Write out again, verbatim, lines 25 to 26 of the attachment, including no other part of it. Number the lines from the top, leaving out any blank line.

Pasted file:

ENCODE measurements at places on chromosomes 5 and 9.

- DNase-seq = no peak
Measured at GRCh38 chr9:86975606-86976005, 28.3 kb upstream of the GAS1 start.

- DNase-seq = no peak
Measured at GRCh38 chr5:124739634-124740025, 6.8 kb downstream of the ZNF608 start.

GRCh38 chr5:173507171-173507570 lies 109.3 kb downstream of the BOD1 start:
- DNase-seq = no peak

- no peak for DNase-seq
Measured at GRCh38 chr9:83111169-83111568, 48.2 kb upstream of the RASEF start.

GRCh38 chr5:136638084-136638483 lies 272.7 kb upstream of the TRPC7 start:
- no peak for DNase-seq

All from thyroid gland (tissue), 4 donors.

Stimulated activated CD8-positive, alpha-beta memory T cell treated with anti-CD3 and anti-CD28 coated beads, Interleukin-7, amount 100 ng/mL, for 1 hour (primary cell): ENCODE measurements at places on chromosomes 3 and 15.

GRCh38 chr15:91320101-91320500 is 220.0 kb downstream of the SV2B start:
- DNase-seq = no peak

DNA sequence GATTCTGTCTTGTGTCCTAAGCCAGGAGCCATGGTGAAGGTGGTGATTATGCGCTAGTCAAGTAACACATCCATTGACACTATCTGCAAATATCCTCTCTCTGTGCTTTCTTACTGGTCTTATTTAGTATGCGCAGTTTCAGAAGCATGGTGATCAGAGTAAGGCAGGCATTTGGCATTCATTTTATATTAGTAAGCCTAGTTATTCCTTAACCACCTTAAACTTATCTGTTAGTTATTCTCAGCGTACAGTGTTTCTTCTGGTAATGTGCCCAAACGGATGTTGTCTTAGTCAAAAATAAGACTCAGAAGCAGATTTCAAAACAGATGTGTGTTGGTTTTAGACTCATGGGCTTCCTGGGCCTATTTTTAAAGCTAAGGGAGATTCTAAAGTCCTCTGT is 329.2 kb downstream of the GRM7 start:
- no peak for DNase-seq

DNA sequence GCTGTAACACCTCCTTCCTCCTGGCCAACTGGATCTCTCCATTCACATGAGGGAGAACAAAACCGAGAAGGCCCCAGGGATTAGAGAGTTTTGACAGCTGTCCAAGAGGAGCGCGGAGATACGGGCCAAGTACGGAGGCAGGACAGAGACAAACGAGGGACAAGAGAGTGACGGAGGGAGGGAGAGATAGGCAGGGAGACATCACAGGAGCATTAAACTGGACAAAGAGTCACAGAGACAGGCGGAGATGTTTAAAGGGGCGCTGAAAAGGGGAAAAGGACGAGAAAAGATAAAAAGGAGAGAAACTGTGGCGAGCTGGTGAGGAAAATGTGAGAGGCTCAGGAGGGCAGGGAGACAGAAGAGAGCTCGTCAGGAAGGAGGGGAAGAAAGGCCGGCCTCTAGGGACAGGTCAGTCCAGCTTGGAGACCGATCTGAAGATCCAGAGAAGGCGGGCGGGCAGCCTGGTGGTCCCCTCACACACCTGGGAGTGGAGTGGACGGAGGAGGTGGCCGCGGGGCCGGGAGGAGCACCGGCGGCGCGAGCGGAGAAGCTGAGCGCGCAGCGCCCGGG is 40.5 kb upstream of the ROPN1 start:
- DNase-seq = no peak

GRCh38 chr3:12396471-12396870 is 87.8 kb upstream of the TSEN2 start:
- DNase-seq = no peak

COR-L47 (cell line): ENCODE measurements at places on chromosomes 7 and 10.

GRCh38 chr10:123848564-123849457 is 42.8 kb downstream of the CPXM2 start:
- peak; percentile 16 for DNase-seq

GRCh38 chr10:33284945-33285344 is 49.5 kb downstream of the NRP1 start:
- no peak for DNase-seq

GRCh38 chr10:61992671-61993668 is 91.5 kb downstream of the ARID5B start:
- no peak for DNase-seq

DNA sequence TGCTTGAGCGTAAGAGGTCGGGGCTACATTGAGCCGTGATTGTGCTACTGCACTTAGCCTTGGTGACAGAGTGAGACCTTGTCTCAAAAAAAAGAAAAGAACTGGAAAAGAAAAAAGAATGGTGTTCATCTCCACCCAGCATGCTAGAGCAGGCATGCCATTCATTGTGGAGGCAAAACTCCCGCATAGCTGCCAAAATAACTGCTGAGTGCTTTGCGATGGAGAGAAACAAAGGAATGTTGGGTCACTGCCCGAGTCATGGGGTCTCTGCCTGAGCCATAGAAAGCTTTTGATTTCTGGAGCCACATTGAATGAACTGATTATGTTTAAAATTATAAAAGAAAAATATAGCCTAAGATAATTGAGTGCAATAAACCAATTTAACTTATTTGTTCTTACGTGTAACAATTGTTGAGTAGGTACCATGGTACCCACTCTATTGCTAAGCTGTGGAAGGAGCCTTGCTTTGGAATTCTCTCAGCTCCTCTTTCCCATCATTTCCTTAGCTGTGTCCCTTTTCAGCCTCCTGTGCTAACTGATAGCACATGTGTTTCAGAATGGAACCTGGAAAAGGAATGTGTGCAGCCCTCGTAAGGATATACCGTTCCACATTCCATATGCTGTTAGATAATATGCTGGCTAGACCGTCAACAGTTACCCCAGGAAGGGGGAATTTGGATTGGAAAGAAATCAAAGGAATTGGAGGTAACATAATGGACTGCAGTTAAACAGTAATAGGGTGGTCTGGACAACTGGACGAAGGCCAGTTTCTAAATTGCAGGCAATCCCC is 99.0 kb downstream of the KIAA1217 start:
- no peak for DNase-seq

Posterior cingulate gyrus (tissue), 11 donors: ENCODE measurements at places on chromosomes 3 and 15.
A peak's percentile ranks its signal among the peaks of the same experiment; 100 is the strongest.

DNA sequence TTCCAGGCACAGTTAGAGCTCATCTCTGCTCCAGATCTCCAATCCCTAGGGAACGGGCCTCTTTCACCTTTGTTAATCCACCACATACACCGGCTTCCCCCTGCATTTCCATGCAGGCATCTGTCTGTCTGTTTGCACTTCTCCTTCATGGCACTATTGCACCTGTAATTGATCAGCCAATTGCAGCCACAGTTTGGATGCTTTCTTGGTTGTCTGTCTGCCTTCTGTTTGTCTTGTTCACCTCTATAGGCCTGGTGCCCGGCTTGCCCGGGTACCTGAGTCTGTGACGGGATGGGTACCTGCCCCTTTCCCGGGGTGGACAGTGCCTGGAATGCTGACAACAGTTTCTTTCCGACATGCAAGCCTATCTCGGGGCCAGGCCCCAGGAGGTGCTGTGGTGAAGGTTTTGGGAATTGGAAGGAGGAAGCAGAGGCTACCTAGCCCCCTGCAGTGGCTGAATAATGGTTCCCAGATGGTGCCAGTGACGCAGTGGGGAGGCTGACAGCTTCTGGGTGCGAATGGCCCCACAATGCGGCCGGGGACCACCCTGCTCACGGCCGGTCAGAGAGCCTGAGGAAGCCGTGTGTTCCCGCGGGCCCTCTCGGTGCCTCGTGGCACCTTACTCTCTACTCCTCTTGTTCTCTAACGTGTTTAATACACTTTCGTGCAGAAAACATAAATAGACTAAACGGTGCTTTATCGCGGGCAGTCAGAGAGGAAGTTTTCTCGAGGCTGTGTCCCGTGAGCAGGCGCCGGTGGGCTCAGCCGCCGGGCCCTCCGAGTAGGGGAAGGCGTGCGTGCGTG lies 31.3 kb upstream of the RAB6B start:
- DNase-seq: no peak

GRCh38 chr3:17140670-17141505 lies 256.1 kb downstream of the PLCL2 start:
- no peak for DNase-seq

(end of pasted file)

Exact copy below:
GRCh38 chr10:33284945-33285344 is 49.5 kb downstream of the NRP1 start:
- no peak for DNase-seq